Cultivar C16:0 C16:1 C18:0 C18:1 C18:2 C18:3 C20:0 C20:1 C22:0
A 8.49±0.98 0.08±0.01* 1.90±0.13 32.71±2.65 53.98±3.16 0.30±0.06 1.53±0.19 0.51±0.08 0.28±0.03
B 8.67±0.67 0.08±0.01 1.98±0.11 30.53±1.98 56.31±3.25 0.25±0.05 1.34±0.11 0.40±0.07 0.25±0.02
C 8.07±0.71* 0.07±0.02 2.30±0.15* 36.57±2.08 50.34±2.91 0.25±0.04* 1.48±1.15 0.45±0.09 0.25±0.04
D 8.28±0.84 0.08±0.01 1.90±0.18 34.32±2.15 52.97±3.29 0.28±0.06 1.27±0.09 0.48±0.08 0.25±0.03
E 9.18±0.92* 0.12±0.03 1.75±0.12* 27.02±1.69 60.01±3.41 0.34±0.06 1.14±0.12* 0.36±0.06 0.17±0.02
F 9.01±0.85 0.09±0.02 1.97±0.13 31.85±2.07 54.49±2.91 0.40±0.04* 1.28±1.11 0.46±0.08 0.23±0.03
G 8.89±0.93* 0.12±0.02* 1.75±0.12* 27.02±1.91 60.01±3.07 0.34±0.03 1.14±0.13 0.36±0.07 0.17±0.02
Mean standard deviation (n=3).
Table 3. Phospholipid (% of total PL) compositions from apple seed oils
Cultivar Total PL LPC PC PE PI
A 0.38±0.06 3.75±0.31 70.58±3.85 8.71±0.52* 17.16±0.21*
B 0.45±0.08 4.88±0.39 35.78±0.31* 27.53±0.22 31.80±0.25
C 0.41±0.06 5.18±0.57 55.55±2.96 16.95±1.52* 22.32±1.91
E 0.52±0.07 3.10±0.27* 40.65±2.61 31.39±1.69 24.85±1.51
F 0.49±0.08 3.01±0.19* 42.59±2.85 30.80±1.54 23.59±1.32
Men standard deviation (n=3).
LPC: Lisophosphatidilcolina; PC: Phosphatidilcolina; PE: Phosphatidylethanolamina; PI: Phosphatidylinositol.
Table 4. Total sterol (mg·100 g−1 of oil) of lipid fractions extracted from apple seed oils
Cultivar Cholesterol Campesterol Stigmasterol Chlerosterol β-Sitosterol Sitostanol Δ5-Avenasterol Δ5,24-Stigmastadienol Δ7-Stigmastenol
A 1.39±8.22 17.70±0.22 1.61±0.12 1.26±0.02 166.55±1.89 5.21±0.16 14.37±0.43 1.31±0.12 9.85±1.17
B 3.03±2.80 28.16±0.75 1.78±0.21 1.76±0.10 225.13±1.89 1.34±0.25 20.05±0.20 2.05±0.22 5.05±1.53*
C 2.94±2.39 22.94±1.78 1.58±0.31 1.52±0.39 231.6±12.39 7.9±0.39 22.69±1.40 2.43±0.79 26.65±2.75
D 1.74±8.19 21.93±0.65 1.98±0.23 1.86±0.28 254.04±7.64 1.93±0.89* 14.42±1.11 6.29±0.70* 32.22±2.04
E 2.40±0.16 39.76±0.62 3.19±0.29 1.66±0.05 392.48±8.92 21.58±0.69 28.35±1.19 2.42±0.27 67.51±2.93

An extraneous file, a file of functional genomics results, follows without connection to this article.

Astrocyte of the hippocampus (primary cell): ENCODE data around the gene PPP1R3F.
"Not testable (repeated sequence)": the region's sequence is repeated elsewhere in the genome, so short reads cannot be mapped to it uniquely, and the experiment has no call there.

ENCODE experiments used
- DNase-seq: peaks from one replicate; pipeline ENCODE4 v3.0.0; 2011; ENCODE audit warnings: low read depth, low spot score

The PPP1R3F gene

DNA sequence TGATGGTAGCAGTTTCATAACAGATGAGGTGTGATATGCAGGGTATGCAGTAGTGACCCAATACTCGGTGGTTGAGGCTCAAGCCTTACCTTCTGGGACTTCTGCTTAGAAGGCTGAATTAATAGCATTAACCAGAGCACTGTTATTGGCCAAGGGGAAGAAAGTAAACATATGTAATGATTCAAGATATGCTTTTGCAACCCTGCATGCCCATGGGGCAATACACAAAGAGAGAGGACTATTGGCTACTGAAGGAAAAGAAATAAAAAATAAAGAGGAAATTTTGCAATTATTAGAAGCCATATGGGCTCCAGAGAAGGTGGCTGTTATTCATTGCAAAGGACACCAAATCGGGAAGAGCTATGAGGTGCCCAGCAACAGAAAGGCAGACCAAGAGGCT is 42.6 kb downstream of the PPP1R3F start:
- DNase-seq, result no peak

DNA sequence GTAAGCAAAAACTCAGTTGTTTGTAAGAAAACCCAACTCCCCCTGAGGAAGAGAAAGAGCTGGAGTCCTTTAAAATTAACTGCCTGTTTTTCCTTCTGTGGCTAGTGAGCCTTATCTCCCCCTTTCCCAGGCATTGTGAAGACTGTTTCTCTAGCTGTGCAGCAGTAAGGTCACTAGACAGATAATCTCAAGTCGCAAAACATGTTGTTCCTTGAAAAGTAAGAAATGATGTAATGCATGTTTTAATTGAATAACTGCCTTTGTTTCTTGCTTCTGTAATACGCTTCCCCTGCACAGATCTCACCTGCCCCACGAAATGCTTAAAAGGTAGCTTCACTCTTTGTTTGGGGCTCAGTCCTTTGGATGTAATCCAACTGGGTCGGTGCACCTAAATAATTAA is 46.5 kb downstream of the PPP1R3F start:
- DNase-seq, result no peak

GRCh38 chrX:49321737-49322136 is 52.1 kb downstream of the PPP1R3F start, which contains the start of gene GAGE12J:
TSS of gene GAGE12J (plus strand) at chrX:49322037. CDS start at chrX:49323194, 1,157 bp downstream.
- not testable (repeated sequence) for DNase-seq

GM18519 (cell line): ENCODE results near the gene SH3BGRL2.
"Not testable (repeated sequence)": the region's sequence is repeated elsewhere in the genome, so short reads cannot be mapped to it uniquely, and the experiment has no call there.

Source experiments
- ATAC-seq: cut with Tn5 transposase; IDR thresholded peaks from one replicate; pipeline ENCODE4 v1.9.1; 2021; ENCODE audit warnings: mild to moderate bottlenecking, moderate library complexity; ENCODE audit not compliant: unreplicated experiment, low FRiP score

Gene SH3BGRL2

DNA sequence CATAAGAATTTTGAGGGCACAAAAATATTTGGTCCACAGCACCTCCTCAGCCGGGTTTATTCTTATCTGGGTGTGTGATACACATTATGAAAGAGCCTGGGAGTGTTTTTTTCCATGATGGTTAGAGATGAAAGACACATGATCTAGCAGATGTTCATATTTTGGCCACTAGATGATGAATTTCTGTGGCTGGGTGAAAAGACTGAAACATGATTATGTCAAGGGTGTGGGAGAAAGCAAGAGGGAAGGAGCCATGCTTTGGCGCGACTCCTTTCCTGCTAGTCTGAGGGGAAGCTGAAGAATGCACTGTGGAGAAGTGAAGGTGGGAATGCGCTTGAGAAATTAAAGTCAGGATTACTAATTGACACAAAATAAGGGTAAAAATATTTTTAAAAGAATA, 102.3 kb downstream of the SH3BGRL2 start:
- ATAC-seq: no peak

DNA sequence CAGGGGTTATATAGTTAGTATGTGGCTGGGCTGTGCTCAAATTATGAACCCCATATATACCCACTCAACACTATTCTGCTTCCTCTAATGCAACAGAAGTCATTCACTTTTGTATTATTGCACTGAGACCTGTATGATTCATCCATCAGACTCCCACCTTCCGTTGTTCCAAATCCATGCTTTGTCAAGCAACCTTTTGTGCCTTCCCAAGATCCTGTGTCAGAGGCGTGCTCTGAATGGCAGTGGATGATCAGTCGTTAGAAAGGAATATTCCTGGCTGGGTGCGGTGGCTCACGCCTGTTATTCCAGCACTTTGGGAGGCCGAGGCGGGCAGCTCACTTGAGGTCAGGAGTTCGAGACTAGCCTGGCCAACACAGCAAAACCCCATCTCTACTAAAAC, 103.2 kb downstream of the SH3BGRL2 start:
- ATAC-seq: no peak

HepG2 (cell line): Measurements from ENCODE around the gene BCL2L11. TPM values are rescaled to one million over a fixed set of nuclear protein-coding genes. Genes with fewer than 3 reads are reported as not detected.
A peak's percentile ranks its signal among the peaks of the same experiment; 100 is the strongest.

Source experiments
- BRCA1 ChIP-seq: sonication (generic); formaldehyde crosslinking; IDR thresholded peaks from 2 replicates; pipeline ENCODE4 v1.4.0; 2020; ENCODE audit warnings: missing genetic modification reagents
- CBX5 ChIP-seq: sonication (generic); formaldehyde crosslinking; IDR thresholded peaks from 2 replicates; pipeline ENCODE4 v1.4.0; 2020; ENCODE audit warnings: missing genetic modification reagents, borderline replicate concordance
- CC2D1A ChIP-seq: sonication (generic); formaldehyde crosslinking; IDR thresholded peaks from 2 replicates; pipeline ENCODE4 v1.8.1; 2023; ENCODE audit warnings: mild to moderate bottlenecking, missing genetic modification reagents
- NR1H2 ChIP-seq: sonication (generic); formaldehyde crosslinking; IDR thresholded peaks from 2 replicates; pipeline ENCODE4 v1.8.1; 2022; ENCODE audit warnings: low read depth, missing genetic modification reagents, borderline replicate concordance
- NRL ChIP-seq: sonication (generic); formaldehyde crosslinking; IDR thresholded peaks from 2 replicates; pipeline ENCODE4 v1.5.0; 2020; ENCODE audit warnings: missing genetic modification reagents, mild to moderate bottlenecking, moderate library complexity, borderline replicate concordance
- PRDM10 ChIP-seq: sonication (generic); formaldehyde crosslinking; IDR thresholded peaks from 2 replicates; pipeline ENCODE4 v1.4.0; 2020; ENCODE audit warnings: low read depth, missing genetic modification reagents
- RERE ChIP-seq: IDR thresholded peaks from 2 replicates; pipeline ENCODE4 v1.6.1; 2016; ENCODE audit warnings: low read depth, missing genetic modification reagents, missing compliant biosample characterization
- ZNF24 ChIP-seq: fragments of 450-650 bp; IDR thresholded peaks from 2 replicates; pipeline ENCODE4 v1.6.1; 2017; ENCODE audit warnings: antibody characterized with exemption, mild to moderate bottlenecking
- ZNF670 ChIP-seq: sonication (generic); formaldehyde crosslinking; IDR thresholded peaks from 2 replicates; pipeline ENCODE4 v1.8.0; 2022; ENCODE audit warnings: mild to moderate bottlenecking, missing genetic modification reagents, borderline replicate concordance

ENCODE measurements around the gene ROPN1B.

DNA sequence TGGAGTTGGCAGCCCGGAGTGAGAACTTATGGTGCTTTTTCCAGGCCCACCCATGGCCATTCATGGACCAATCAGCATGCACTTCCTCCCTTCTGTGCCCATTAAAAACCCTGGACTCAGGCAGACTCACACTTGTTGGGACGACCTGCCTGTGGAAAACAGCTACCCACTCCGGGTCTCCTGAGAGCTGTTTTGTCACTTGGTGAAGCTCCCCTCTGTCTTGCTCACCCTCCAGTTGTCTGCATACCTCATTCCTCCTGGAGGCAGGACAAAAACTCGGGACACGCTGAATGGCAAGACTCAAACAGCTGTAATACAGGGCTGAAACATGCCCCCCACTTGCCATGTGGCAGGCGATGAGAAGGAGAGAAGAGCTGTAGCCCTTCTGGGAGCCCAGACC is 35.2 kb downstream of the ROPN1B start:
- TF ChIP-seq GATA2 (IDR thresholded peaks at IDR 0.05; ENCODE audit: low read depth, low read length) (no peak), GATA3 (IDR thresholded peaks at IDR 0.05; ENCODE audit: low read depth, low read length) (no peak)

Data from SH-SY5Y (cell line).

F 2.97±0.24 48.63±2.52 4.05±0.37* 2.44±0.15 558.52±9.42* 40.64±0.86 56.59±1.94 4.94±0.63 103.70±2.13
G 2.64±0.29 49.25±1.16 2.56±0.21 2.06±0.45 410.75±5.34 13.30±0.62 31.22±1.12 1.97±0.45 30.00±2.74
Mean standard deviation (n=3).
Table 5. Tocopherol contents (mg·Kg−1 of oil) of lipid fractions extracted from apple seed oil samples
Cultivar αTF β γ ΔTF
A 54.83±6.23 99.15±11.64 ND 0.12±0.02
B 57.52±6.87 125.29±12.62 0.28±0.03 0.69±0.09*
C 55.27±4.88 85.22±6.12 0.41±0.06 1.78±0.15
D 52.43±3.06 84.57±5.93 0.31±0.05* 0.10±0.02
E 79.65±4.15 79.31±3.66 0.46±0.05 1.33±0.08
F 84.76±5.02 89.27±4.89 0.77±0.12 2.13±0.17
G 84.68±5.61 79.21±4.25* 4.33±0.21 7.55±0.58
Mean standard deviation (n=3).
ND: Not Detected.
Table 6. Triglyceride composition (%) of lipid fractions extracted from apple seed oils
A 22.57±1.18 6.10±0.58 41.17±1.98 5.60±0.35 20.42±1.38 0.57±0.07 1.77±0.23 1.38±0.26 0.23±0.08
B 27.12±1.32 7.90±0.72* 39.79±1.35 5.75±0.21* 16.85±1.29 0.50±0.08 1.44±0.13* 0.51±0.18 0.17±0.04
C 17.80±1.96 4.49±0.18* 40.69±2.04 5.67±0.06 24.71±1.86 0.96±0.08 3.96±0.15 1.76±0.04 0.28±0.03
D 23.15±1.96 7.61±0.61 39.32±1.66 6.67±0.51 19.09±1.38 0.81±0.13* 2.04±0.16 1.18±0.14 0.22±0.05
E 22.11±1.64 7.20±0.49 39.88±1.47 7.29±0.38* 19.35±1.24 0.76±0.16* 1.98±0.19 1.09±0.11 0.31±0.06
Mean standard deviation (n=3).

3.2. Principal component analysisTOP